19 July 2002


Unpaid workers are

essential to the smooth

running of a show like the

Royal Welsh. Some make

considerable sacrifices

TRADE stand holders, sponsors and those who pay at the gate are all important, but the Royal Welsh Show could not survive without its unpaid workers.

Many only give up their time for a week in July, but those who serve on committees contribute very much more. One of these is honorary show director Harry Fetherstonhaugh, who also serves as vice-chairman of the societys board of management.

He makes the 240-mile round trip from his Clwyd home up to 75 days a year, which puts enormous pressure on his wife Davina, and workers on the 388ha (960-acre) Coedcoch Estate that he farms in hand.

Stocking includes 2400 ewes and 250 cattle owned by other people. He also has 242ha (598 acres) of managed woodland and leases out four farms and two smallholdings.

He was a game trader in the north of England before taking over the estate in 1978, without stock or machinery. That was the year he also started stewarding at the show, continuing a long family association with the event.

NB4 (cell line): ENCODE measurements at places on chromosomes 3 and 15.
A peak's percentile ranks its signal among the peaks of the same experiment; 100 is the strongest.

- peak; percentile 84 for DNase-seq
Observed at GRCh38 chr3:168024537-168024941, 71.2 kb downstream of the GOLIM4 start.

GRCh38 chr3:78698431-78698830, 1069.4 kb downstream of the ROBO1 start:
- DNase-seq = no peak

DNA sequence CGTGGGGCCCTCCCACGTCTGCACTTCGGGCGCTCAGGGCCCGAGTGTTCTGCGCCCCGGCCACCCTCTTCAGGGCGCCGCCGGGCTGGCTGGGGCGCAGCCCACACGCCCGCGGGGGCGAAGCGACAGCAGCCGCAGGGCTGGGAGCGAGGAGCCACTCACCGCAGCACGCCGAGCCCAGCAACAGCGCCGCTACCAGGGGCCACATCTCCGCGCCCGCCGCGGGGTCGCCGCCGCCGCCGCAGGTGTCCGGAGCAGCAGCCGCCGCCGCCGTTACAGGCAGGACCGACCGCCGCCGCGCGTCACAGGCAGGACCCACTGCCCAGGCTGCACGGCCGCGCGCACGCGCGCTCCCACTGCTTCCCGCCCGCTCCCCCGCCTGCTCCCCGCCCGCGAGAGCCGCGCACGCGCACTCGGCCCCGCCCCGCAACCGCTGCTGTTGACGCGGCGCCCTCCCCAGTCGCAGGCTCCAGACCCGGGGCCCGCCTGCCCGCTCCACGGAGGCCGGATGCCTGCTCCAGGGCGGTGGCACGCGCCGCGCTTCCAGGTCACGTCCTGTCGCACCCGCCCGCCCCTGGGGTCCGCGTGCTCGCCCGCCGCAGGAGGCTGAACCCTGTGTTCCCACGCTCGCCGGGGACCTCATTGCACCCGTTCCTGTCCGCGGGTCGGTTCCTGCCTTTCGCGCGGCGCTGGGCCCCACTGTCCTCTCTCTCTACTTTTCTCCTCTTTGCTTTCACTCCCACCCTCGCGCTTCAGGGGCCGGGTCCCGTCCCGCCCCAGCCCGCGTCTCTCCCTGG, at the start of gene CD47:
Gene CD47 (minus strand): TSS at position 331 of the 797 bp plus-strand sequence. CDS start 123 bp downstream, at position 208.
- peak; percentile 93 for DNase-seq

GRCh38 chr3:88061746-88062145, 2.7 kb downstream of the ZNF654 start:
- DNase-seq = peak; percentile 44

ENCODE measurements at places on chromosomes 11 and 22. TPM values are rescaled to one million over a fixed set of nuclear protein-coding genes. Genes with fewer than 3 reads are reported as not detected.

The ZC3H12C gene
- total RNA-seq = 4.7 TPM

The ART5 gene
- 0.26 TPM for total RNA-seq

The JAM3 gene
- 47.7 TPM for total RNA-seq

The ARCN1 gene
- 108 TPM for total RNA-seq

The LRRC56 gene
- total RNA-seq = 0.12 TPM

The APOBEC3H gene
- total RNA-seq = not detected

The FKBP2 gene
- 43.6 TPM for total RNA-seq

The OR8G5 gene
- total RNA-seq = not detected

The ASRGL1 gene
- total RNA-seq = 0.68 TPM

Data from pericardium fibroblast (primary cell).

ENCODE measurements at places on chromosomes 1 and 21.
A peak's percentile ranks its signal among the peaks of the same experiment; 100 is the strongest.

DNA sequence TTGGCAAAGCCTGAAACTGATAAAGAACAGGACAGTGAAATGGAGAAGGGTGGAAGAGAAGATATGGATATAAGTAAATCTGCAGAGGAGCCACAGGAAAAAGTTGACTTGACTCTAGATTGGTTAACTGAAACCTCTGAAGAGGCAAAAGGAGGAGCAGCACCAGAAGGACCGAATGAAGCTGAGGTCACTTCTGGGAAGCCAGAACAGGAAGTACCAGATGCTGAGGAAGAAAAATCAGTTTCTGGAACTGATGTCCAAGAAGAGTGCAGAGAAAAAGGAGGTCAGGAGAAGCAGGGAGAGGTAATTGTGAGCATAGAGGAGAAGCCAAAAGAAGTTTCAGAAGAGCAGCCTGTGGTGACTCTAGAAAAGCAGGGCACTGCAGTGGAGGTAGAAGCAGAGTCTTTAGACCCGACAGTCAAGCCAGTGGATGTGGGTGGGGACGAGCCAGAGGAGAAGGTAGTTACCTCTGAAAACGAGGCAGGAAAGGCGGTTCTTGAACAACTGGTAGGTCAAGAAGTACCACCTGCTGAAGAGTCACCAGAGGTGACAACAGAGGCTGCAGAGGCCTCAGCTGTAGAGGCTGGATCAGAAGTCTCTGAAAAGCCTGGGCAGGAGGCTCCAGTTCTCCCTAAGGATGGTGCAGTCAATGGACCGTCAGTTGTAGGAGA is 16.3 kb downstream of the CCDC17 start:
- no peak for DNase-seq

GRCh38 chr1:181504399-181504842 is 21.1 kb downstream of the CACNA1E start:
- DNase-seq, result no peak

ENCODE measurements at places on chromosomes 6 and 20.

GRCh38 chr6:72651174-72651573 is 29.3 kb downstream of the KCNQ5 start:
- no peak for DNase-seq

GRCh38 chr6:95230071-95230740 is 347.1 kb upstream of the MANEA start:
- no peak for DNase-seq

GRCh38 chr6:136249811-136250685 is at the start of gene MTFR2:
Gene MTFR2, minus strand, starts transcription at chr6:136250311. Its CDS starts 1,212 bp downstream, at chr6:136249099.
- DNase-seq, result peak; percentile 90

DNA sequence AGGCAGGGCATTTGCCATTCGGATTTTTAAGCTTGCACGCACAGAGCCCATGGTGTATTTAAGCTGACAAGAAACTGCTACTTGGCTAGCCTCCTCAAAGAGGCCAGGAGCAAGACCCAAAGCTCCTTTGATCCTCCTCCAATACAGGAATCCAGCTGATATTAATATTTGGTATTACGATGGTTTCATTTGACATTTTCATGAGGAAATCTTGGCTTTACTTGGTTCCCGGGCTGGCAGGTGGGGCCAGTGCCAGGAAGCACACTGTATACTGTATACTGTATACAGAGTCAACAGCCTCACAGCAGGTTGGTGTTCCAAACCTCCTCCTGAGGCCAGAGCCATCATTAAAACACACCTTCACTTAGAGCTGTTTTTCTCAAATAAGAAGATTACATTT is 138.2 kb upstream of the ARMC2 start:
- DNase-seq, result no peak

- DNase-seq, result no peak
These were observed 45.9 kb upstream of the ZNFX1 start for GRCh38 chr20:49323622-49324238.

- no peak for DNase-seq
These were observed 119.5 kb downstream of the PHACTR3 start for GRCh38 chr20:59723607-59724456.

He became an assistant honorary director in the early 1990s, and this is his 11th year in overall charge. He works with a team of 12 assistant directors and 987 voluntary stewards. A typical show day starts at 6.30am with meetings with the police, voluntary security stewards and those responsible for car parking. It seldom ends before 1.30am and he does not leave the ground for a week.

Mr Fetherstonhaugh carries ultimate responsibility for ensuring that each section operates efficiently and according to its timetable, especially the main ring. When there is a Royal visit he has to arrange that everyone is "in the right place at the right time".

"I have the privilege of working with the Royal Welshs superb team of professional staff and a great bunch of voluntary supporters. Together they make the society and its events, especially the July show, such a huge success."


So why does he sacrifice so much of his time, and see less than he would like of his young sons Archie and Ivor? One reason is the challenge of being a key player in a major business, which incidentally also happens to be the premier shop window for Welsh rural life.

"The Royal Welsh Show is still 60% agricultural, but 60% of those who attend are urban-based. All of us involved have a marvellous opportunity to tell those the truth about what farming and rural life are all about."

That belief, and the fact that he absolutely loves the show, made it worthwhile to struggle to cope with the extra work involved this year to run full livestock classes.

"I am staggered at the way exhibitors have supported the event and I am confident that we will be back with a bang."

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